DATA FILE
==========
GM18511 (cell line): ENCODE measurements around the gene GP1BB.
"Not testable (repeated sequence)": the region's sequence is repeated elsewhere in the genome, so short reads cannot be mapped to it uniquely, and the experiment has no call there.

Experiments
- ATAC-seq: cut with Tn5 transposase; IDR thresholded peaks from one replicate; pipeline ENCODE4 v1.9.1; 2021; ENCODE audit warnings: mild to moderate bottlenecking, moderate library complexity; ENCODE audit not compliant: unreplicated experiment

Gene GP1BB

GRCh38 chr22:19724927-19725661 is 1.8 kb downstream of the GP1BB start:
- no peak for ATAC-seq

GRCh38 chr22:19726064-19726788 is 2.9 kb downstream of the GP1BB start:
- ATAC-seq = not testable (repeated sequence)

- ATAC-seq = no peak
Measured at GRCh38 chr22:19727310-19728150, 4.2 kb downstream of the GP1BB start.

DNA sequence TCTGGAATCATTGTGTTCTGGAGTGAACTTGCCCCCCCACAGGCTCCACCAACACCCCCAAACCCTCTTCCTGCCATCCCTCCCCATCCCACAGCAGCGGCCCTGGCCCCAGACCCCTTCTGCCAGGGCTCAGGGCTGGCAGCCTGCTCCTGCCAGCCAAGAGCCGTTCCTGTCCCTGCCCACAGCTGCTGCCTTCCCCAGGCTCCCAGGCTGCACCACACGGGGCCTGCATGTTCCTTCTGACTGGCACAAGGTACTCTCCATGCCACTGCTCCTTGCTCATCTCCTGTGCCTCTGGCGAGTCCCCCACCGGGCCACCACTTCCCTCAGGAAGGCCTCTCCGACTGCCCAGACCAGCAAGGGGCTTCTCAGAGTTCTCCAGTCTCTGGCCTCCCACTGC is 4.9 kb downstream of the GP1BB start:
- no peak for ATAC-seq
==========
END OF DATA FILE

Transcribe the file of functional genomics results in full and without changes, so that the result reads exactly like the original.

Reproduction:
GM18511 (cell line): ENCODE measurements around the gene GP1BB.
"Not testable (repeated sequence)": the region's sequence is repeated elsewhere in the genome, so short reads cannot be mapped to it uniquely, and the experiment has no call there.

Experiments
- ATAC-seq: cut with Tn5 transposase; IDR thresholded peaks from one replicate; pipeline ENCODE4 v1.9.1; 2021; ENCODE audit warnings: mild to moderate bottlenecking, moderate library complexity; ENCODE audit not compliant: unreplicated experiment

Gene GP1BB

GRCh38 chr22:19724927-19725661 is 1.8 kb downstream of the GP1BB start:
- no peak for ATAC-seq

GRCh38 chr22:19726064-19726788 is 2.9 kb downstream of the GP1BB start:
- ATAC-seq = not testable (repeated sequence)

- ATAC-seq = no peak
Measured at GRCh38 chr22:19727310-19728150, 4.2 kb downstream of the GP1BB start.

DNA sequence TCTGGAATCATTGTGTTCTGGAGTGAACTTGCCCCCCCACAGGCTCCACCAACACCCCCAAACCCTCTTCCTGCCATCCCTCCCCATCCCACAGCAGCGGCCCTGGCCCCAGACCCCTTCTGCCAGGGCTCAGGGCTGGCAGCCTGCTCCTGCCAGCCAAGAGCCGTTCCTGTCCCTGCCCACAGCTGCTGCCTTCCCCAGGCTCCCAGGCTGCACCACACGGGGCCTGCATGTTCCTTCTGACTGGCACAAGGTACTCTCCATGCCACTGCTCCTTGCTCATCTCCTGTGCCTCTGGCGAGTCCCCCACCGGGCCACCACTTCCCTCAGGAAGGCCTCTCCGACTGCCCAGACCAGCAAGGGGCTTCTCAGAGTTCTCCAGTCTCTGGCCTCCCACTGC is 4.9 kb downstream of the GP1BB start:
- no peak for ATAC-seq